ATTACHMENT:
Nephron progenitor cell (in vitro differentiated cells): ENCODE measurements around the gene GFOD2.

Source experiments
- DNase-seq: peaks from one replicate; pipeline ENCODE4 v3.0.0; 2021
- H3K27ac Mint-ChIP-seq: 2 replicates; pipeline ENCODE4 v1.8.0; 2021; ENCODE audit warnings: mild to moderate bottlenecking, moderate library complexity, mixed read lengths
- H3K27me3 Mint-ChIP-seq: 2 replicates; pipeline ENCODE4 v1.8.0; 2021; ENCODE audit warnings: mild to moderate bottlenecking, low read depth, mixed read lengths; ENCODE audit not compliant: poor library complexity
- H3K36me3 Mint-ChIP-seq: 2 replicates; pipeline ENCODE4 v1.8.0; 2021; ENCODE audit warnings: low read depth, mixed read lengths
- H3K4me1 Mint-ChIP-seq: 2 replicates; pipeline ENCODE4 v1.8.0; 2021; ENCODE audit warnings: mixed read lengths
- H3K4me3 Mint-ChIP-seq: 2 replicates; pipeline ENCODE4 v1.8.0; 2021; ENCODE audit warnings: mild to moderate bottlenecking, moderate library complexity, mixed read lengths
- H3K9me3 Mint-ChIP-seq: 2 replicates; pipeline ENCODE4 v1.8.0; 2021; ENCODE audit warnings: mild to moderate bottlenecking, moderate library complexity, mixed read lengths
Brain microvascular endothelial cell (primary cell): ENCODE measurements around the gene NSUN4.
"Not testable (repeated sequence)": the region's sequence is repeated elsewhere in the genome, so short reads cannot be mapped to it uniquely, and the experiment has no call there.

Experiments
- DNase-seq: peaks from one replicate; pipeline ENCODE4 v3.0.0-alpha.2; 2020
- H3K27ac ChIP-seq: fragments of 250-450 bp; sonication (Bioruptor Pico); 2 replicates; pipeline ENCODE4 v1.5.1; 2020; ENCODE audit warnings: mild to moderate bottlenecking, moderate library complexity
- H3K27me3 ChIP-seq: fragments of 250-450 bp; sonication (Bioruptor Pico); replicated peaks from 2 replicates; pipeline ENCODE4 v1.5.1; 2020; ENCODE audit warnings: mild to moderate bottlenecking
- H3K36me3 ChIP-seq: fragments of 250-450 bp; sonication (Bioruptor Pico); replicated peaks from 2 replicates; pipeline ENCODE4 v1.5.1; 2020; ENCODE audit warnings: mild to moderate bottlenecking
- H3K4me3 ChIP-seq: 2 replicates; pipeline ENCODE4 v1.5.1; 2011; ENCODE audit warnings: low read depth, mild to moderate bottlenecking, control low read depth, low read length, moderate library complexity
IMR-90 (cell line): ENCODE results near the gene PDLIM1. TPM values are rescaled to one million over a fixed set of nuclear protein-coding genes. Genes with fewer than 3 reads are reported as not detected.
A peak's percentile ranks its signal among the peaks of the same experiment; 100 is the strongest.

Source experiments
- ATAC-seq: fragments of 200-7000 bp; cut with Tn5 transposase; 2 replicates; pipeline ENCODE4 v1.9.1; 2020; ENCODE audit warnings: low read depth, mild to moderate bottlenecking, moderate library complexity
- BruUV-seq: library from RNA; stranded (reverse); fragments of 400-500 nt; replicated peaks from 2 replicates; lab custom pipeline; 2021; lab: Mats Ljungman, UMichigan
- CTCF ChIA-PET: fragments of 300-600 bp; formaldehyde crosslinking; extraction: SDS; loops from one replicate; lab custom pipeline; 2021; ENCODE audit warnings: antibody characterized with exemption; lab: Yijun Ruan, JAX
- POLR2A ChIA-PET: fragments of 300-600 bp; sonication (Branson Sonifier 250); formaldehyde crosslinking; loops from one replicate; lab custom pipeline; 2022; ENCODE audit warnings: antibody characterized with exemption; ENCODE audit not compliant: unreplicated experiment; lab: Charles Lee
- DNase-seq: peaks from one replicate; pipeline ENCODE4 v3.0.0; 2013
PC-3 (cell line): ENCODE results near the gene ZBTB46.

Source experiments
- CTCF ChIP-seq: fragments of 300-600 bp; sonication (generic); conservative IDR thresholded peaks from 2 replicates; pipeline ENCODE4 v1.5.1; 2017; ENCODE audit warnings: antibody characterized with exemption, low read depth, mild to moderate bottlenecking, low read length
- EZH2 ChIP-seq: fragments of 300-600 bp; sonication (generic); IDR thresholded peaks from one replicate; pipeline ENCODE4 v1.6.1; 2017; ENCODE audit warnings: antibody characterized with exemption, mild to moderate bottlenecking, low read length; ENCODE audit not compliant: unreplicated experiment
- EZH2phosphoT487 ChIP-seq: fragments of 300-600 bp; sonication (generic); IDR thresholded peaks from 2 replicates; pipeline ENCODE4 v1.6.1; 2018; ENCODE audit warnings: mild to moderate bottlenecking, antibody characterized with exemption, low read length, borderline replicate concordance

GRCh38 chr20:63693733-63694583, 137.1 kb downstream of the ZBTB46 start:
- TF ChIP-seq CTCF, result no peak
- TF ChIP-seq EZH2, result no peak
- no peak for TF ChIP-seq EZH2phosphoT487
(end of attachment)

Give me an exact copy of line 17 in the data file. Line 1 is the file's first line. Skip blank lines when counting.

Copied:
- H3K4me3 ChIP-seq: 2 replicates; pipeline ENCODE4 v1.5.1; 2011; ENCODE audit warnings: low read depth, mild to moderate bottlenecking, control low read depth, low read length, moderate library complexity